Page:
Journalists based in state capitals examined their respective states using 245 indicators; those indicators were then divided into 13 categories, including: public access to information, political financing, electoral oversight, executive accountability, legislative accountability, judicial accountability, state budget processes, state civil service management, procurement, internal auditing, lobbying disclosure, state pension fund management and ethics enforcement agencies.
Editors at Global Integrity and the Center for Public Integrity reviewed the journalists' work, and experts in every state independently reviewed the data.
All 50 states were scored on a scale of 100, with 59 or below as a failing grade. No state got a grade higher than a C, while 11 failed outright and 36 received Ds.
Alaska scored a 76, giving it a C and the highest grade in the nation; no other state got a grade higher than a C-minus. Michigan was worst, failing with a score of 50.5.
The results are "disappointing but not surprising," said Paula A. Franzese, an expert in state and local government ethics at Seton Hall University School of Law and former chairwoman of the New Jersey State Ethics Commission.
Franzese said that, with many states still struggling financially, ethics oversight in particular is among the last issues to receive funding.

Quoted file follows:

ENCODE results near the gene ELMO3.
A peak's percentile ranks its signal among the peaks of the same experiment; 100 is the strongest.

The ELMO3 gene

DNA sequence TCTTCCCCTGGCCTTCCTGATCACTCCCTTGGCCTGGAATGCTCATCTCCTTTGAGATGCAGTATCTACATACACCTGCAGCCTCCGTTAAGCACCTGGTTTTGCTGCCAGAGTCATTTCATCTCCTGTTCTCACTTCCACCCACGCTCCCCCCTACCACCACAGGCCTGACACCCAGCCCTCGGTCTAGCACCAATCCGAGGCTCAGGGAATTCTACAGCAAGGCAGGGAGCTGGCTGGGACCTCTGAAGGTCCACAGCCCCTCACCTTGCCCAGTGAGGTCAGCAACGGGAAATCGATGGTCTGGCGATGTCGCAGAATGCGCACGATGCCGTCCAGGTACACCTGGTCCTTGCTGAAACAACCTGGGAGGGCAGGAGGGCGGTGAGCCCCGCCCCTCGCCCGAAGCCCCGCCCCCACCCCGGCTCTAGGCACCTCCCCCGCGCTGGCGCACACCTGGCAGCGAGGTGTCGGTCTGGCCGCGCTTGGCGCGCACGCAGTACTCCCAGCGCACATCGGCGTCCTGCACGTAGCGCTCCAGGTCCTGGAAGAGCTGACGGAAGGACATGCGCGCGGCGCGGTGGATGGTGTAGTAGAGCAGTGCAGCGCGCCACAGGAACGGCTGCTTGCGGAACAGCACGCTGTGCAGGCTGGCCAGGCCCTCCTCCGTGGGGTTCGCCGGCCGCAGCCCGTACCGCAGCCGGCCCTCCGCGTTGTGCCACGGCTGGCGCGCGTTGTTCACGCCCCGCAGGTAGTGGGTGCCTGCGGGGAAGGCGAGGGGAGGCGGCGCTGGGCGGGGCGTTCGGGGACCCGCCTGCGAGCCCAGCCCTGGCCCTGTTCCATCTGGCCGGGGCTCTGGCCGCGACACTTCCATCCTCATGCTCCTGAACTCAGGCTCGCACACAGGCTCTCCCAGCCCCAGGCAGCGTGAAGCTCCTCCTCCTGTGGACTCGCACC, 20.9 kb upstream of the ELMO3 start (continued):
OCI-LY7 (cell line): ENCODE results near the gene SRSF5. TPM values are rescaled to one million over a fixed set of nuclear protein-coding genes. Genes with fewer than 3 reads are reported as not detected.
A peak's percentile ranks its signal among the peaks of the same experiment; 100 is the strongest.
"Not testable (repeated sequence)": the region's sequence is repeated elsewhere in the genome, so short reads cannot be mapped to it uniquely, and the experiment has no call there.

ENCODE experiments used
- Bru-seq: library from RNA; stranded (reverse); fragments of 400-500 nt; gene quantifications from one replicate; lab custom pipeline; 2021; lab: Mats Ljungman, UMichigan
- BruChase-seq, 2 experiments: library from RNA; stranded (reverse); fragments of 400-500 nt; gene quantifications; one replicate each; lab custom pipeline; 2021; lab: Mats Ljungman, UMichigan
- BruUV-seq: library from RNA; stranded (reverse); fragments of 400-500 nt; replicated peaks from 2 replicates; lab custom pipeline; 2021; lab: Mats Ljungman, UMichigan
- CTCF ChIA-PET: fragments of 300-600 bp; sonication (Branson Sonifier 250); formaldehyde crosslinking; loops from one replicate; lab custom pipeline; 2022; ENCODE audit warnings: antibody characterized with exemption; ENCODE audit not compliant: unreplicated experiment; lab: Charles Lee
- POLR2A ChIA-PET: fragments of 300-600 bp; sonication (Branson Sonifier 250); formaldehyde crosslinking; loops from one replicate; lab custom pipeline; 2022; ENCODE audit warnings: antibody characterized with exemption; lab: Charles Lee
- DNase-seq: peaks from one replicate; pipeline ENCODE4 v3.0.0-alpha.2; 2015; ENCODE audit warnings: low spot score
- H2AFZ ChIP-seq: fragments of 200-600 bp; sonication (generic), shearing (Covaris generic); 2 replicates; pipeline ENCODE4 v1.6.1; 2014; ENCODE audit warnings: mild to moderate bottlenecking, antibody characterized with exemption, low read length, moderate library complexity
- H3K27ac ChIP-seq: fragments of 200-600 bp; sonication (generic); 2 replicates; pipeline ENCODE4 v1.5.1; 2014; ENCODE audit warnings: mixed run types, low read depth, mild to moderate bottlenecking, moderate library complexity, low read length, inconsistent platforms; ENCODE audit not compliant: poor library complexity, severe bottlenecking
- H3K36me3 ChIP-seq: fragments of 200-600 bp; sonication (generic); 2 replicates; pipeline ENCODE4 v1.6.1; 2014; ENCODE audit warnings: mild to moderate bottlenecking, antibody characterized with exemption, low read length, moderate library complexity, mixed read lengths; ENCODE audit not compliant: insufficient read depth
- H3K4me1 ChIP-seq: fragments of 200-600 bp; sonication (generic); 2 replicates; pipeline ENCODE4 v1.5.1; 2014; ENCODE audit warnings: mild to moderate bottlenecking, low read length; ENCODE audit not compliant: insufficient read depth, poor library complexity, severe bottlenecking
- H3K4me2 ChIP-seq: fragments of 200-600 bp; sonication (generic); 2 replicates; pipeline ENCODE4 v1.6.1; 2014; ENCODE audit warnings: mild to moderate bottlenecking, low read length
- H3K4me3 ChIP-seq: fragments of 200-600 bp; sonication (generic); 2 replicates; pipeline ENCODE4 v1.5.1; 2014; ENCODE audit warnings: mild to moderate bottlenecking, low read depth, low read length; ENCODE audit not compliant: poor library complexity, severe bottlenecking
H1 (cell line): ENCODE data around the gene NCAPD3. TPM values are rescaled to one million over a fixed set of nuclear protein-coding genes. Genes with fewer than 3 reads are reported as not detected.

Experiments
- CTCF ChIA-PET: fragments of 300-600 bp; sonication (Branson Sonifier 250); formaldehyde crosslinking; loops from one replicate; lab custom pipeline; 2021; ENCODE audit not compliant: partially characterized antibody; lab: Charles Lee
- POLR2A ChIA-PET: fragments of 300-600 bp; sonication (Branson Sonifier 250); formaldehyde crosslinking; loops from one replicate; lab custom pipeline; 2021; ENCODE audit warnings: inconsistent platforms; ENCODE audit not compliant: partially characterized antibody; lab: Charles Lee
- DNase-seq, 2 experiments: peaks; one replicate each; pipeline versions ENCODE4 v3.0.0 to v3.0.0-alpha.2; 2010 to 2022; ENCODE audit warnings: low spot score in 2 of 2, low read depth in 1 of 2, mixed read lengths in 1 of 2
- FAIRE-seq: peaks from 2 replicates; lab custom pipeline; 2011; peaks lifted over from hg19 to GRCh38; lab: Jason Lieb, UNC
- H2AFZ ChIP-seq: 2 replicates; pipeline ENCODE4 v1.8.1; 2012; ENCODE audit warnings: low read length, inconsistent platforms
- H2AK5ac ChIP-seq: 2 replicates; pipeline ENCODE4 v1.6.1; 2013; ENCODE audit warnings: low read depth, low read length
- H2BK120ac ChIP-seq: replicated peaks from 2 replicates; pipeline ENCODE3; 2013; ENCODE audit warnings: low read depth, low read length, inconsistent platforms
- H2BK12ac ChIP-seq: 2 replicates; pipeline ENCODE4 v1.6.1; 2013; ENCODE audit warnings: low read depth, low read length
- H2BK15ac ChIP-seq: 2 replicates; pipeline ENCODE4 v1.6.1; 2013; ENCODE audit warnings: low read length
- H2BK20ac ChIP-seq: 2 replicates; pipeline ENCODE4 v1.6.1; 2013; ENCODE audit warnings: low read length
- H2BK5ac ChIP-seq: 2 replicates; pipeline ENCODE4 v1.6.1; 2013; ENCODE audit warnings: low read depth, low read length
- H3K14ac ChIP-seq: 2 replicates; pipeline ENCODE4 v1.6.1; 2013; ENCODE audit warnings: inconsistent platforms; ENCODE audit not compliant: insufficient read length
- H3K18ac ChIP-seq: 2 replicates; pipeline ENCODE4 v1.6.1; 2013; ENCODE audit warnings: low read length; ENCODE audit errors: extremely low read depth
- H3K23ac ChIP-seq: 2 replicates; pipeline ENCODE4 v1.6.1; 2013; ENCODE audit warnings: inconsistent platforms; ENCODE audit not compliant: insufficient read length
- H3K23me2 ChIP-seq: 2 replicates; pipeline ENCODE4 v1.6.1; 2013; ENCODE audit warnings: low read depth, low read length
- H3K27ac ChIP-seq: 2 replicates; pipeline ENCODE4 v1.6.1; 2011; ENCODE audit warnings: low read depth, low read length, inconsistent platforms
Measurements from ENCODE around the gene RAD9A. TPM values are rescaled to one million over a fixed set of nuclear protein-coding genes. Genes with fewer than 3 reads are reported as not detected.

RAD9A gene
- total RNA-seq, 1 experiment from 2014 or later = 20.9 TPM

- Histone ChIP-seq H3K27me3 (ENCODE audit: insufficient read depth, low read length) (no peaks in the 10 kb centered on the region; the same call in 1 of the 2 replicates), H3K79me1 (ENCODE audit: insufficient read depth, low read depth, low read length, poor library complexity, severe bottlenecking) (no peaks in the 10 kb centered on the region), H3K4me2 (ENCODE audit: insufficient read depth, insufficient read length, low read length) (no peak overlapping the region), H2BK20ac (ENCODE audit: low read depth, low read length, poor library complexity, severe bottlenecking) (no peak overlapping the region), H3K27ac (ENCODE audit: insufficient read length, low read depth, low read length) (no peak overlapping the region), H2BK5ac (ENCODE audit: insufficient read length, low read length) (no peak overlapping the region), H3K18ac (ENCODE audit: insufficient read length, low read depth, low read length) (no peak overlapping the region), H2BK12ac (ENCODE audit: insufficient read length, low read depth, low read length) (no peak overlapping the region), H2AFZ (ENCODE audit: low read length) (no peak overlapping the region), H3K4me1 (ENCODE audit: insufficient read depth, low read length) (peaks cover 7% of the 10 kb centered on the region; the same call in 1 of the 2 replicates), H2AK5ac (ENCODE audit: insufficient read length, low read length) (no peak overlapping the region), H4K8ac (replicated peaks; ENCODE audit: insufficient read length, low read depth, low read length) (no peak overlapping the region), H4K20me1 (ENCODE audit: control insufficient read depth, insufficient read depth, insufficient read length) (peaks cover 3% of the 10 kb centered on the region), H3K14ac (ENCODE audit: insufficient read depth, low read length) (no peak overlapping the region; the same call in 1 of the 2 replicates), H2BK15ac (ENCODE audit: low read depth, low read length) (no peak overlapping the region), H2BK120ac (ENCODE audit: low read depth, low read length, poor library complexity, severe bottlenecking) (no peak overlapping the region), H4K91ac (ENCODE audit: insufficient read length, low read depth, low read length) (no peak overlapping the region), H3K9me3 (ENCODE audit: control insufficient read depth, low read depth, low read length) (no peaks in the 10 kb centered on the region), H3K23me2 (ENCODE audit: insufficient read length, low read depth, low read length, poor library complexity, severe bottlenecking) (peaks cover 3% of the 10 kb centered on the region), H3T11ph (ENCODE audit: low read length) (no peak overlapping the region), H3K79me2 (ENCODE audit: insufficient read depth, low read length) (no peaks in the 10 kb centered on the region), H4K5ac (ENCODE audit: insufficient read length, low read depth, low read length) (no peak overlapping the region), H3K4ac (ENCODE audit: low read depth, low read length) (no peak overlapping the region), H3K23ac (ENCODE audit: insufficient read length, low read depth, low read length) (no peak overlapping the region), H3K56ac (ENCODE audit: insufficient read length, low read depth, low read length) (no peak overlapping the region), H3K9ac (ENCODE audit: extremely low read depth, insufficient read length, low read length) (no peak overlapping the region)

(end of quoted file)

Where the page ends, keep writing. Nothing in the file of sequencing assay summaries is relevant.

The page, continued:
Since the first edition of the study, in 2012, there has been little progress. At least 12 states have seen legislative leaders or cabinet-level officials charged, convicted or resign as a result of an ethics or corruption-related scandal, the study said.
But no state has outdone New York, the study said, citing a count by Citizens Union, a local advocacy group.
Fourteen state lawmakers have left office in New York since the beginning of 2012 due to ethical or criminal issues, it said, noting that the count does not even include former leaders of the New York State Assembly or Senate, both of whom remain in office despite criminal charges.
No state saw its score fall farther than New Jersey. In 2012, New Jersey earned a B+, the best score in the nation, thanks to tough ethics and anti-corruption laws that had been passed over the previous decade in response to a series of scandals, the study said.
New Jersey dropped to 19th place overall with a D grade as a result of Governor Chris Christie administration's fighting and delaying potentially damaging public records requests and meddling in the affairs of the State Ethics Commission, the study said.
Another contributing factor is Bridgegate, the scandal over the George Washington Bridge that has led to the indictments of one of the governor's aides and two of his appointees.